GRA wrote:84% of the Volt's price, or more importantly from the customer's viewpoint, base MSRP of $6k less,...
Let's see the actual numbers:
2017 Chevy Volt base price: $33,200
2017 Chevy Volt federal tax credit: $7500
2017 Chevy Volt final price: $25,700
2017 Toyota Prius Prime base price: $27,100
2017 Toyota Prius Prime federal tax credit: $4500
2017 Toyota Prius Prime final price: $22,600
Difference: $3,100 2017 ToyotaPrius Prime is 88% of the price of the 2017 Chevy Volt
Uh huh, but that assumes that
1. You qualify for the full tax credit (a lot of the people who could afford the Prime but not the Volt don't), and
2. The tax credits won't get repealed even before the companies reach their sales limits (which GM will reach much earlier than Toyota).
GRA wrote:Plus, there's little reason that anyone using the car for commuting and charging at home and/or work needs to charge beyond L1, saving the cost and hassle of upgrading circuits/buying an L2 EVSE...
It seems you haven't thought this through carefully. Miles gained per hours at a given charging rate is ONLY a function vehicle efficiencies (both charging and running efficiencies). Chevy Volt travels 53 miles using an 18.4 kWh battery or 2.88 miles/kWh. Toyota Prius Prime travels 25 miles using an 8.8 kWh battery for 2.84 miles/kWh. In other words, the 2017 Chevy Volt is MORE efficient at driving on electricity than the 2017 Prius Prime. Assuming they have equally-efficient chargers at L1 speeds, then the Chevy Volt will travel FARTHER each day using L1 than the 2017 Prius Prime. Note that there are other very good reasons to install a L2 charger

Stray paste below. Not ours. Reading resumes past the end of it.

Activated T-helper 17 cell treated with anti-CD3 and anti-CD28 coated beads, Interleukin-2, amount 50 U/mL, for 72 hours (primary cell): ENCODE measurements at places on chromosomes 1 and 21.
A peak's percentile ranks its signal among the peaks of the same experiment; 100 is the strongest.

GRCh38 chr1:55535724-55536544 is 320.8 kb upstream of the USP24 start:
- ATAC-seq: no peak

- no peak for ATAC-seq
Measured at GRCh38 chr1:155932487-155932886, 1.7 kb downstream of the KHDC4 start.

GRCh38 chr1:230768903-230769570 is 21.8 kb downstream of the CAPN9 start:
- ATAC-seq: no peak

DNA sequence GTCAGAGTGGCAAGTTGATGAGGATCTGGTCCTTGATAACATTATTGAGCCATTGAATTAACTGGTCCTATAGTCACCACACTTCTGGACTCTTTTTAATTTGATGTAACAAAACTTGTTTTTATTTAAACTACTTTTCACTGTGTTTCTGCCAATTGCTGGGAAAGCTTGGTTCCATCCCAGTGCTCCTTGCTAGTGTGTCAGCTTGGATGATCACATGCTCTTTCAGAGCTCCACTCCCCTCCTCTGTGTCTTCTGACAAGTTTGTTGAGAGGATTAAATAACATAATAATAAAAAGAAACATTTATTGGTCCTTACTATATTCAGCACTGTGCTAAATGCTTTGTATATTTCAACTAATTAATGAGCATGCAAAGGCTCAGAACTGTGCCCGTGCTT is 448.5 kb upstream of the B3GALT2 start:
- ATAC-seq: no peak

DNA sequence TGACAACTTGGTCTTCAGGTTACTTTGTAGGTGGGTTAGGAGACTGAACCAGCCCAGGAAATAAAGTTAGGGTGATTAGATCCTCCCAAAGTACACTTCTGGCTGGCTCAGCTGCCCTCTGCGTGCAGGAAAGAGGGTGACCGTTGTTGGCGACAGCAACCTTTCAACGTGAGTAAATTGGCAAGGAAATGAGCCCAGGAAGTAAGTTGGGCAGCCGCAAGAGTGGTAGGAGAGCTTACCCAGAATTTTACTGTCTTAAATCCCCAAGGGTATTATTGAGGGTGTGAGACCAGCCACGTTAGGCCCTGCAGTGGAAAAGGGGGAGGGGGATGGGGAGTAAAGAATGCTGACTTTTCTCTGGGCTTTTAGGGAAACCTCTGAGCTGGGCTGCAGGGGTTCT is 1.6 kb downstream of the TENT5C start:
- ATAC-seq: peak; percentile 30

, plus it improves charging efficiency.
Sure, L2 improves charging efficiency, and also allows you to make more spur of the moment trips when your battery's mostly depleted, but that's never going to outweigh the extra cost and hassle of providing L2, for renters. The Prime can fully charge its battery overnight using only L1, the Volt can't. If you need more than the Prime's range, then it might make sense for you to opt for a PHEV with a longer range and L2, although at current gas prices it's unlikely to make economic sense (especially without subsidies). If you don't need the range, then the extra 10-15% efficiency of L2 is nice, but not nowhere near enough to make back the extra cost of the car and EVSE/circuit upgrade.
GRA wrote:...and making far more sense for renters,...
Nonsense. A renter without easy access to an L2 (or L1) EVSE would be better served by a Volt than Prius Prime.
Reg, a renter without easy access to charging has no business buying any kind of PEV at the moment, because it's cheaper to buy gas than pay public charging prices in most areas, as well as generally more convenient. But a renter is much more likely to have access to L1 than L2 charging, unless they're renting a home with a garage and 240V dryer circuit. If I really wanted to make it work I
could charge L1, although that would involve running an extension cord out a door or window (not a viable option during the heating months in winter). L2 is simply not an option for me or most apartment/condo renters.